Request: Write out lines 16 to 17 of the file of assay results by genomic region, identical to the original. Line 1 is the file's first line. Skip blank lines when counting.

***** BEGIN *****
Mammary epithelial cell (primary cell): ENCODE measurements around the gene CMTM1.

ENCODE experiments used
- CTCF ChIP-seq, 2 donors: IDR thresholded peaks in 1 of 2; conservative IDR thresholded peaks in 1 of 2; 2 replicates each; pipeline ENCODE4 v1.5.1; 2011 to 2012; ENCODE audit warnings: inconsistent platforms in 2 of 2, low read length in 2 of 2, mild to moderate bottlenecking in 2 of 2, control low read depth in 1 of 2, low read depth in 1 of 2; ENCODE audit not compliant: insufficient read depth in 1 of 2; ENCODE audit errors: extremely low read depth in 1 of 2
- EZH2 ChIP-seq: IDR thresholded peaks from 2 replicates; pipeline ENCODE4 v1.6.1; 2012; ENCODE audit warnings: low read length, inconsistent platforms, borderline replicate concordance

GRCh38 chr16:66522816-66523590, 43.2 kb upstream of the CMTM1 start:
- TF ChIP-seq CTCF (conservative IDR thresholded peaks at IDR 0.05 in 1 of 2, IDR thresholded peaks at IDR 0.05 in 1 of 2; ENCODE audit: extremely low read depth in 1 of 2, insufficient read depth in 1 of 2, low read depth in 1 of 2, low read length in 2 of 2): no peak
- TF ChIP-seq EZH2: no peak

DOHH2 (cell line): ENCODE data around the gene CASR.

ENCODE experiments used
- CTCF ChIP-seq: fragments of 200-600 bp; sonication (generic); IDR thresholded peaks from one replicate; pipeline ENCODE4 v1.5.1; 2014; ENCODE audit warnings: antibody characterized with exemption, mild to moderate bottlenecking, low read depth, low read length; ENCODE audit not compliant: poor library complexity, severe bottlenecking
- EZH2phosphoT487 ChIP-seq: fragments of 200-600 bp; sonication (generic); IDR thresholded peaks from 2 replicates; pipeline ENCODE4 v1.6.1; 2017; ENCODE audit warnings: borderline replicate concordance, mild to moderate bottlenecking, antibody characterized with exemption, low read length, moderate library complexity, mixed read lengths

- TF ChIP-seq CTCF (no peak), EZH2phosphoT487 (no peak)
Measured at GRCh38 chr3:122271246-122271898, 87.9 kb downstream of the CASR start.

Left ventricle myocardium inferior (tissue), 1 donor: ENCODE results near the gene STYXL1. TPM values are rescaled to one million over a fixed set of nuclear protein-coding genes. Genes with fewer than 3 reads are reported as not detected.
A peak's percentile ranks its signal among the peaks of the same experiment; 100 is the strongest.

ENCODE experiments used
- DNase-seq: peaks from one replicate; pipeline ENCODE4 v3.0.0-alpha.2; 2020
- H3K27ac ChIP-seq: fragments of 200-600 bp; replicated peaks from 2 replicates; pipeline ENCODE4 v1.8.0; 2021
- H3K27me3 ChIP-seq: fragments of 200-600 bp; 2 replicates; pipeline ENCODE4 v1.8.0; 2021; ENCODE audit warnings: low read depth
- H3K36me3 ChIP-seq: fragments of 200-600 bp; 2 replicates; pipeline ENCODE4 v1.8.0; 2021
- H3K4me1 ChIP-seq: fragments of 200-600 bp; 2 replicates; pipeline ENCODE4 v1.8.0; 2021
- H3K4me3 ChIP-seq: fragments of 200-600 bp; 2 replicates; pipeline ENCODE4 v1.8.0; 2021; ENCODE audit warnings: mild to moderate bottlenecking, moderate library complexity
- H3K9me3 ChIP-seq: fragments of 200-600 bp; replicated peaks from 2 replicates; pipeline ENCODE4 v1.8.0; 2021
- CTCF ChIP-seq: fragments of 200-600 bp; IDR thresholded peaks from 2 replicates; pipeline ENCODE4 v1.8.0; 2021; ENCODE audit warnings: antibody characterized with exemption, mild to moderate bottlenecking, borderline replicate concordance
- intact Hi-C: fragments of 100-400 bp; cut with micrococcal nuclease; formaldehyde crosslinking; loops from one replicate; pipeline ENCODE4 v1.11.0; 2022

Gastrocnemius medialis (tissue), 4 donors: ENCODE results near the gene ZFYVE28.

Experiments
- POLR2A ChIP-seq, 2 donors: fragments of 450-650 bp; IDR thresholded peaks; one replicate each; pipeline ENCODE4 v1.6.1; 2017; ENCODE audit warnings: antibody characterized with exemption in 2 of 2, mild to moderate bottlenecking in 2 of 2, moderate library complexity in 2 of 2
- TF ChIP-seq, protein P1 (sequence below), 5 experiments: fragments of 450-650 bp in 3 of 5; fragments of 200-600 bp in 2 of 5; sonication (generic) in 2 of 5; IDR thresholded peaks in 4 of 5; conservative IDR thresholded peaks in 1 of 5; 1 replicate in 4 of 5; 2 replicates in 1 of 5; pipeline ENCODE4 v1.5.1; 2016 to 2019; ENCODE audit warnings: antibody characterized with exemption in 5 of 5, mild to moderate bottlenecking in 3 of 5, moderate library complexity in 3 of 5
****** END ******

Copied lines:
ENCODE experiments used
- DNase-seq: peaks from one replicate; pipeline ENCODE4 v3.0.0-alpha.2; 2020